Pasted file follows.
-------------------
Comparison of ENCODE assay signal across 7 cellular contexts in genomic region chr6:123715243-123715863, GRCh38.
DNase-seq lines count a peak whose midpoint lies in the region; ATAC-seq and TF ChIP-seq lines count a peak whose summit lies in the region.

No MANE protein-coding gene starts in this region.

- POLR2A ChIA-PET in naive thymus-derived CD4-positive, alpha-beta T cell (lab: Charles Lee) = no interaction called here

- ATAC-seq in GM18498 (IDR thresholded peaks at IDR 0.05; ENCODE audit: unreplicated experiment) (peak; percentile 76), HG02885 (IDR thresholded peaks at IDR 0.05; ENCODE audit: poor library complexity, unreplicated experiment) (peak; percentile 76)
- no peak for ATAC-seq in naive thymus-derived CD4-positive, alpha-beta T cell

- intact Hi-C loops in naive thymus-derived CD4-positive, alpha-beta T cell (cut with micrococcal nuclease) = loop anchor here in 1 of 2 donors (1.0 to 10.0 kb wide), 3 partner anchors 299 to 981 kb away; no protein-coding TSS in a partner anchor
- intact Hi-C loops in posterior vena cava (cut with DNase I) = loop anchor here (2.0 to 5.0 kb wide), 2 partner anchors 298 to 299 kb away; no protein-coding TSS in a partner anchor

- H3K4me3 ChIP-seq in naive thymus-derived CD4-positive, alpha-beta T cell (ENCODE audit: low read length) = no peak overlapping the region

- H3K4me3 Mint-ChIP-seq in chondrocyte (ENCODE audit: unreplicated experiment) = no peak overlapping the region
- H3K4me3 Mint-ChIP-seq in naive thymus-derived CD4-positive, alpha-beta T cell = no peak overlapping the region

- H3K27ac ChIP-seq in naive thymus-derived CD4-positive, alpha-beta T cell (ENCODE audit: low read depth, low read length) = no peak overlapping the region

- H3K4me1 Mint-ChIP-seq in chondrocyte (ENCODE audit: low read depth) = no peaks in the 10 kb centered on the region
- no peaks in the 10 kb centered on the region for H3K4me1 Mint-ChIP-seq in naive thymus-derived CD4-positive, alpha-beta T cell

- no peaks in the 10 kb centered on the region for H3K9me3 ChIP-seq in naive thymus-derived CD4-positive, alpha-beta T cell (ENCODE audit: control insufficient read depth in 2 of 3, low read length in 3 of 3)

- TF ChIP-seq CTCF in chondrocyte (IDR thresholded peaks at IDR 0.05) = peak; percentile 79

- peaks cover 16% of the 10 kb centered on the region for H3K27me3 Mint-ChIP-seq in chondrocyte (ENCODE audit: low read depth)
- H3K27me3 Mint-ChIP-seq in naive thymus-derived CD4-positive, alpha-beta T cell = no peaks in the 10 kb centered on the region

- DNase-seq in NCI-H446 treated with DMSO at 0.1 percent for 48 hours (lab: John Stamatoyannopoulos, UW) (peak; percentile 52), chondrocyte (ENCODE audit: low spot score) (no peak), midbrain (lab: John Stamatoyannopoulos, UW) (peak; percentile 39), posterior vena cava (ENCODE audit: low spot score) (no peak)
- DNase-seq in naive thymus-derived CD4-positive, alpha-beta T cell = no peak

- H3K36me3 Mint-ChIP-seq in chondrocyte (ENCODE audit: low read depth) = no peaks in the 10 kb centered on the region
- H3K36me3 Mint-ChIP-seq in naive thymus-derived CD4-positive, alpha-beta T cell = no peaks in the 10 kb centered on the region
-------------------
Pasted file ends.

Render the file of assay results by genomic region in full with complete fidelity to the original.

Comparison of ENCODE assay signal across 7 cellular contexts in genomic region chr6:123715243-123715863, GRCh38.
DNase-seq lines count a peak whose midpoint lies in the region; ATAC-seq and TF ChIP-seq lines count a peak whose summit lies in the region.

No MANE protein-coding gene starts in this region.

- POLR2A ChIA-PET in naive thymus-derived CD4-positive, alpha-beta T cell (lab: Charles Lee) = no interaction called here

- ATAC-seq in GM18498 (IDR thresholded peaks at IDR 0.05; ENCODE audit: unreplicated experiment) (peak; percentile 76), HG02885 (IDR thresholded peaks at IDR 0.05; ENCODE audit: poor library complexity, unreplicated experiment) (peak; percentile 76)
- no peak for ATAC-seq in naive thymus-derived CD4-positive, alpha-beta T cell

- intact Hi-C loops in naive thymus-derived CD4-positive, alpha-beta T cell (cut with micrococcal nuclease) = loop anchor here in 1 of 2 donors (1.0 to 10.0 kb wide), 3 partner anchors 299 to 981 kb away; no protein-coding TSS in a partner anchor
- intact Hi-C loops in posterior vena cava (cut with DNase I) = loop anchor here (2.0 to 5.0 kb wide), 2 partner anchors 298 to 299 kb away; no protein-coding TSS in a partner anchor

- H3K4me3 ChIP-seq in naive thymus-derived CD4-positive, alpha-beta T cell (ENCODE audit: low read length) = no peak overlapping the region

- H3K4me3 Mint-ChIP-seq in chondrocyte (ENCODE audit: unreplicated experiment) = no peak overlapping the region
- H3K4me3 Mint-ChIP-seq in naive thymus-derived CD4-positive, alpha-beta T cell = no peak overlapping the region

- H3K27ac ChIP-seq in naive thymus-derived CD4-positive, alpha-beta T cell (ENCODE audit: low read depth, low read length) = no peak overlapping the region

- H3K4me1 Mint-ChIP-seq in chondrocyte (ENCODE audit: low read depth) = no peaks in the 10 kb centered on the region
- no peaks in the 10 kb centered on the region for H3K4me1 Mint-ChIP-seq in naive thymus-derived CD4-positive, alpha-beta T cell

- no peaks in the 10 kb centered on the region for H3K9me3 ChIP-seq in naive thymus-derived CD4-positive, alpha-beta T cell (ENCODE audit: control insufficient read depth in 2 of 3, low read length in 3 of 3)

- TF ChIP-seq CTCF in chondrocyte (IDR thresholded peaks at IDR 0.05) = peak; percentile 79

- peaks cover 16% of the 10 kb centered on the region for H3K27me3 Mint-ChIP-seq in chondrocyte (ENCODE audit: low read depth)
- H3K27me3 Mint-ChIP-seq in naive thymus-derived CD4-positive, alpha-beta T cell = no peaks in the 10 kb centered on the region

- DNase-seq in NCI-H446 treated with DMSO at 0.1 percent for 48 hours (lab: John Stamatoyannopoulos, UW) (peak; percentile 52), chondrocyte (ENCODE audit: low spot score) (no peak), midbrain (lab: John Stamatoyannopoulos, UW) (peak; percentile 39), posterior vena cava (ENCODE audit: low spot score) (no peak)
- DNase-seq in naive thymus-derived CD4-positive, alpha-beta T cell = no peak

- H3K36me3 Mint-ChIP-seq in chondrocyte (ENCODE audit: low read depth) = no peaks in the 10 kb centered on the region
- H3K36me3 Mint-ChIP-seq in naive thymus-derived CD4-positive, alpha-beta T cell = no peaks in the 10 kb centered on the region